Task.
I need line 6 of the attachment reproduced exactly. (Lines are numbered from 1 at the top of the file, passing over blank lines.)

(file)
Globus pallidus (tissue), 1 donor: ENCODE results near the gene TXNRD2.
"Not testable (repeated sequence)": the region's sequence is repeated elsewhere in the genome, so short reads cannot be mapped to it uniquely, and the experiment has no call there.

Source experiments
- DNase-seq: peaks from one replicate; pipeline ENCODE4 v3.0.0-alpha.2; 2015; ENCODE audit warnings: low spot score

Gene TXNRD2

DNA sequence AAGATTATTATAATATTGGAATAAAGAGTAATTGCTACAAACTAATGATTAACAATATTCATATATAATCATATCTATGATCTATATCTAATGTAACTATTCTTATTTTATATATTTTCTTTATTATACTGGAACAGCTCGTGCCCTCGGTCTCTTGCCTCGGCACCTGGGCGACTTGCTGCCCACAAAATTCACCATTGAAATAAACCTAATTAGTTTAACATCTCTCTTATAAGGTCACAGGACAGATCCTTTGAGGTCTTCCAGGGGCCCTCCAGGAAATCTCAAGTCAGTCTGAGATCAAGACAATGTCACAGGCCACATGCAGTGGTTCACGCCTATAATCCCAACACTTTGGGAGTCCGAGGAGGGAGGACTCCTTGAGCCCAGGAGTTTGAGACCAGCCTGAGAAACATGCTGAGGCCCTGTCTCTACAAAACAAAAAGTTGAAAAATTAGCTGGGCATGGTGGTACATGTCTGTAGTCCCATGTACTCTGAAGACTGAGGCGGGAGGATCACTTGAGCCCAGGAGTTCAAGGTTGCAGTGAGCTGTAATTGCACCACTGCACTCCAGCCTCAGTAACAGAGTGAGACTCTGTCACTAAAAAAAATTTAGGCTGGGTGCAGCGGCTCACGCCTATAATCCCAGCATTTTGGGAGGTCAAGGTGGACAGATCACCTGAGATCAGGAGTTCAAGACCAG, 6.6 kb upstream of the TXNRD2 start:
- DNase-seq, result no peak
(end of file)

DNA sequence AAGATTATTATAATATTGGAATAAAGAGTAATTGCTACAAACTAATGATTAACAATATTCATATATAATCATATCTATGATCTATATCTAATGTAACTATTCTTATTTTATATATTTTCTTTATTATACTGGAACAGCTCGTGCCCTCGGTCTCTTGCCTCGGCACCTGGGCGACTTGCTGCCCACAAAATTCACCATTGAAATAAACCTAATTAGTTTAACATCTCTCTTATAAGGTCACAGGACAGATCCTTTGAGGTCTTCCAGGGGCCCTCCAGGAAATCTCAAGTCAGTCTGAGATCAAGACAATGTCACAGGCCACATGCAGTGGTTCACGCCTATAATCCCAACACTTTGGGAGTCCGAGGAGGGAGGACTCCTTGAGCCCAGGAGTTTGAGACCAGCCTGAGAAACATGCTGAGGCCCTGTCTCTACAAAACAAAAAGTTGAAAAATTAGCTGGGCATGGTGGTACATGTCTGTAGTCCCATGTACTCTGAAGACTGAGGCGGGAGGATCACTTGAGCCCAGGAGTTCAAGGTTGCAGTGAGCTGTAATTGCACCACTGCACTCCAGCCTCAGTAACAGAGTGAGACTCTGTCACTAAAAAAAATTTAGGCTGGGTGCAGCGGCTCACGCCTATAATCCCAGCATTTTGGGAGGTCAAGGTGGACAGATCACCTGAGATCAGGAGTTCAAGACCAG, 6.6 kb upstream of the TXNRD2 start: